As Canada’s total health spend is expected to reach $242 billion by the end of 2017, the amount spent on drugs is expected to grow at the fastest pace, according to new figures by the Canadian Institute for Health Information.

The total projected growth in health spending for 2017 is about four per cent, a slight increase on 2016. Since 2010, the average annual increase has been 3.2 per cent. The total estimated growth of drug spending for the year is 5.2 per cent, followed by growth in physician spending (4.4 per cent) and in hospital spending (2.9 per cent).

Read: Total health spending in Canada to reach $228B in 2016: report

Total drug spending is expected to reach $39.8 billion in 2017, with prescription drugs forecast to represent 85.2 per cent of that total. Non-prescribed drugs (over the counter and other medical non-durables) are expected to account for 14.8 per cent.

In 2017, $14.5 billion, or 42.7 per cent, of prescription drug spending will be financed by the public sector, according to the figures. Canadians with drug costs of $10,000 or more represented two per cent of beneficiaries but accounted for one-third of public drug spending in 2016.

“Canada’s economy is improving and, as we have seen in the past, when there is more economic growth, more money is spent on health care,” said Michael Hunt, director of health spending and strategic initiatives at the Canadian Institute for Health Information.

“Drugs, hospitals and physicians continue to be the three biggest categories of overall health spending, but we’ve seen the pace of drug spending increase over the last couple of years. The growth rate for 2017 demonstrates that spending on health is starting to increase.”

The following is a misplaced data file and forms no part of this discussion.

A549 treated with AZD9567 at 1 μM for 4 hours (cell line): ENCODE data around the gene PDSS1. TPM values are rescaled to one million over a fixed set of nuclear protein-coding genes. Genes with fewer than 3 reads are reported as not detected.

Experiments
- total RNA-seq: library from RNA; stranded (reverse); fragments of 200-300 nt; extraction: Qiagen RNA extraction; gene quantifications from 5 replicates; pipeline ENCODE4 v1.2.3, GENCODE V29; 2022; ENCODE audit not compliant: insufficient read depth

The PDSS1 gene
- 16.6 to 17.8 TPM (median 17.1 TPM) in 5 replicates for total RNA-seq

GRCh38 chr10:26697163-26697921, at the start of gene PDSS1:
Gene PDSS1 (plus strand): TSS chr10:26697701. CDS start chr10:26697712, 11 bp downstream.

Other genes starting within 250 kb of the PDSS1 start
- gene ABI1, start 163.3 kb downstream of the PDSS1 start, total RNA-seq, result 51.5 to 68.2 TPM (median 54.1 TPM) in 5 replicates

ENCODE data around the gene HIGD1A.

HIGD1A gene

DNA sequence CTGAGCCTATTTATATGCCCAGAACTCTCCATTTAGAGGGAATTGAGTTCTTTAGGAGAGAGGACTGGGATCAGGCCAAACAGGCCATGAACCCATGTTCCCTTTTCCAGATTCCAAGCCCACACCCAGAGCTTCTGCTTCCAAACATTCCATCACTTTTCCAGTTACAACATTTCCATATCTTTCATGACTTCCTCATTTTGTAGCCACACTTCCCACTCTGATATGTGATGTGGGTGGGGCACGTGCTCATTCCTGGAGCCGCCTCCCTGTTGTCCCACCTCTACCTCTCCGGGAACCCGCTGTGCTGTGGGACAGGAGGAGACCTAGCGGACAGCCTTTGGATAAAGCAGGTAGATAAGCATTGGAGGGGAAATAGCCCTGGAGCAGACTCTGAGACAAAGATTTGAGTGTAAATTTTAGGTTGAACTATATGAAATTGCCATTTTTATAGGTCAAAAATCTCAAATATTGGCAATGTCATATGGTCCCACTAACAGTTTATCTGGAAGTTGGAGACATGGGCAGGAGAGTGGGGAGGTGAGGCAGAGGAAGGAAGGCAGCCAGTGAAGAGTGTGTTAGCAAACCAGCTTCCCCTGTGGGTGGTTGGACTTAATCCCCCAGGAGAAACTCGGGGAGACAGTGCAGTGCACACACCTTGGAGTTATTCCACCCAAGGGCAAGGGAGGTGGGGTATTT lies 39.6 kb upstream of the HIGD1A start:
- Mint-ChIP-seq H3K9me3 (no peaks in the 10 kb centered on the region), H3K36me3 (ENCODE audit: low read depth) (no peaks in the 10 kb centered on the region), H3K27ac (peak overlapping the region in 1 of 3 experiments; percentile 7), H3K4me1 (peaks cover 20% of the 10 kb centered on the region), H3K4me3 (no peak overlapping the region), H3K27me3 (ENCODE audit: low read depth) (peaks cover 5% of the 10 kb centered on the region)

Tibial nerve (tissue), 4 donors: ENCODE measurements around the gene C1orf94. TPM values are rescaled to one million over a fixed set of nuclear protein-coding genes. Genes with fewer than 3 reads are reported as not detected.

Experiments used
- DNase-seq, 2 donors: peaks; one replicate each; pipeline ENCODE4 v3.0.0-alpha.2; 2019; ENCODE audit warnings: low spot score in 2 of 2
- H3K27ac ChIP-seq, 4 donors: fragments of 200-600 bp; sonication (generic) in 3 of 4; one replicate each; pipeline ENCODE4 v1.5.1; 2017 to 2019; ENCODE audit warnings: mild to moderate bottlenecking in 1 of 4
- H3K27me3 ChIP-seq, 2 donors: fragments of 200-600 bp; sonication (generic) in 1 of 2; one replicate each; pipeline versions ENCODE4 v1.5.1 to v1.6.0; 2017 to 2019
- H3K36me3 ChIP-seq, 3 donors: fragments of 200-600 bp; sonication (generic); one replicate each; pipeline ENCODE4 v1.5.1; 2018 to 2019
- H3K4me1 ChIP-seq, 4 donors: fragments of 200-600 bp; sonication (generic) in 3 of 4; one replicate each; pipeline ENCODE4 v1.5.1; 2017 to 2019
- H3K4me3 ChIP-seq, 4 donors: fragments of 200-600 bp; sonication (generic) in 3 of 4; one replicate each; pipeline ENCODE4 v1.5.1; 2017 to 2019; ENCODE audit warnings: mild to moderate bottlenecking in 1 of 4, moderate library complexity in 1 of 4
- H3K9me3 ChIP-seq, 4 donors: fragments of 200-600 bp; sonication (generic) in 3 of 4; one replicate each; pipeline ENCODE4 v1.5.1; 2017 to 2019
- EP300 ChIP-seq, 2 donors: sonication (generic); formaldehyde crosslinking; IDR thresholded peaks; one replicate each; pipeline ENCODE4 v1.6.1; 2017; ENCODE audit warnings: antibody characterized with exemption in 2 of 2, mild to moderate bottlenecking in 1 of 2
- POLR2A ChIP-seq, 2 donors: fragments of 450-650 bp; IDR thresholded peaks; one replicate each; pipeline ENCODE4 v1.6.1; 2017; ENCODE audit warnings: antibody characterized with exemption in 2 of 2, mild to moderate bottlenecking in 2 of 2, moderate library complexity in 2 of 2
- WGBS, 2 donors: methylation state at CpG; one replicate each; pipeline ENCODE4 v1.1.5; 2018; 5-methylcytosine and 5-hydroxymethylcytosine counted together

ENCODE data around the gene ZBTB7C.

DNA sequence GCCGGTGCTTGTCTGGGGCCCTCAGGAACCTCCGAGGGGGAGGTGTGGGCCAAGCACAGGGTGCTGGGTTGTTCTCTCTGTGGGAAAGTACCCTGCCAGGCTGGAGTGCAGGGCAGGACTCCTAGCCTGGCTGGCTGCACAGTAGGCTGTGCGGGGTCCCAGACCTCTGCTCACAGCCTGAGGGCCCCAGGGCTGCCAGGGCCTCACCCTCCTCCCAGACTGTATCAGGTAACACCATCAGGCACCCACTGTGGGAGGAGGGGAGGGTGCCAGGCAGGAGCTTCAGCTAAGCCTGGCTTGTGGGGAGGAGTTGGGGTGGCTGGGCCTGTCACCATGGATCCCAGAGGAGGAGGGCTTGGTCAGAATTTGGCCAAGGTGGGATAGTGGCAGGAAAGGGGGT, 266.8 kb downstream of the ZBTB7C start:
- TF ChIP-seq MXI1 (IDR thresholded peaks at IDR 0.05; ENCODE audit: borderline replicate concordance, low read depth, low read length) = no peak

Read: Physicians draft list of 125 essential drugs in Canada

Overall, the figures show that health costs are expected to represent 11.5 per cent of Canada’s gross domestic product in 2017, which is similar to last year. Seventy per cent of the spending will come from the public sector, while the remaining 30 per cent will come from the private sector, including 12 per cent paid by private insurance companies.

Total spending is forecast to reach $6,604 per Canadian in 2017, almost $200 more per person than in 2016, but it will vary across the country, from $7,378 in Newfoundland and Labrador and $7,329 in Alberta to $6,367 in Ontario and $6,321 in British Columbia.

Internationally, Canada’s health spending per person in 2015 ($5,681) was similar to spending in France ($5,677), Australia ($5,631) and the United Kingdom ($5,170). Per capita spending remained highest in the United States ($11,916).

Read: Public drug plans’ medication spending rose 10% in 2015-16: PMPRB

Copyright © 2017 Transcontinental Media G.P. Originally published on benefitscanada.com

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